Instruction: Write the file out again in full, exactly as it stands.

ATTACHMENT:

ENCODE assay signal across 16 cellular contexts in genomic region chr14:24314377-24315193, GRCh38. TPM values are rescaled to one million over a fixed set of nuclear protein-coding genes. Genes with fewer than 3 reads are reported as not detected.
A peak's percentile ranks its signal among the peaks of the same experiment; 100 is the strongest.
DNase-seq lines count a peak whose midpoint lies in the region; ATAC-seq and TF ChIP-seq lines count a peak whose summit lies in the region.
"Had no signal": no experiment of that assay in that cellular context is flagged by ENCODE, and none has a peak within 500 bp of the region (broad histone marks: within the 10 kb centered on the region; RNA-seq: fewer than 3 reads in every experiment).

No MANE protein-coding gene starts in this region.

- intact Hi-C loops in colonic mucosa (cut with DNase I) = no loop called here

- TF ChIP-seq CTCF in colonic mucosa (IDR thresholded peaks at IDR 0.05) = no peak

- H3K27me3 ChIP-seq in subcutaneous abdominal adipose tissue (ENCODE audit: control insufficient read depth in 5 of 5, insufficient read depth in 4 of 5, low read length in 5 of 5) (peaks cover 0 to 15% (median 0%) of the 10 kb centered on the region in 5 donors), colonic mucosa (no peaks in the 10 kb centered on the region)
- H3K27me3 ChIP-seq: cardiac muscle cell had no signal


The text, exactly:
ENCODE assay signal across 16 cellular contexts in genomic region chr14:24314377-24315193, GRCh38. TPM values are rescaled to one million over a fixed set of nuclear protein-coding genes. Genes with fewer than 3 reads are reported as not detected.
A peak's percentile ranks its signal among the peaks of the same experiment; 100 is the strongest.
DNase-seq lines count a peak whose midpoint lies in the region; ATAC-seq and TF ChIP-seq lines count a peak whose summit lies in the region.
"Had no signal": no experiment of that assay in that cellular context is flagged by ENCODE, and none has a peak within 500 bp of the region (broad histone marks: within the 10 kb centered on the region; RNA-seq: fewer than 3 reads in every experiment).

No MANE protein-coding gene starts in this region.

- intact Hi-C loops in colonic mucosa (cut with DNase I) = no loop called here

- TF ChIP-seq CTCF in colonic mucosa (IDR thresholded peaks at IDR 0.05) = no peak

- H3K27me3 ChIP-seq in subcutaneous abdominal adipose tissue (ENCODE audit: control insufficient read depth in 5 of 5, insufficient read depth in 4 of 5, low read length in 5 of 5) (peaks cover 0 to 15% (median 0%) of the 10 kb centered on the region in 5 donors), colonic mucosa (no peaks in the 10 kb centered on the region)
- H3K27me3 ChIP-seq: cardiac muscle cell had no signal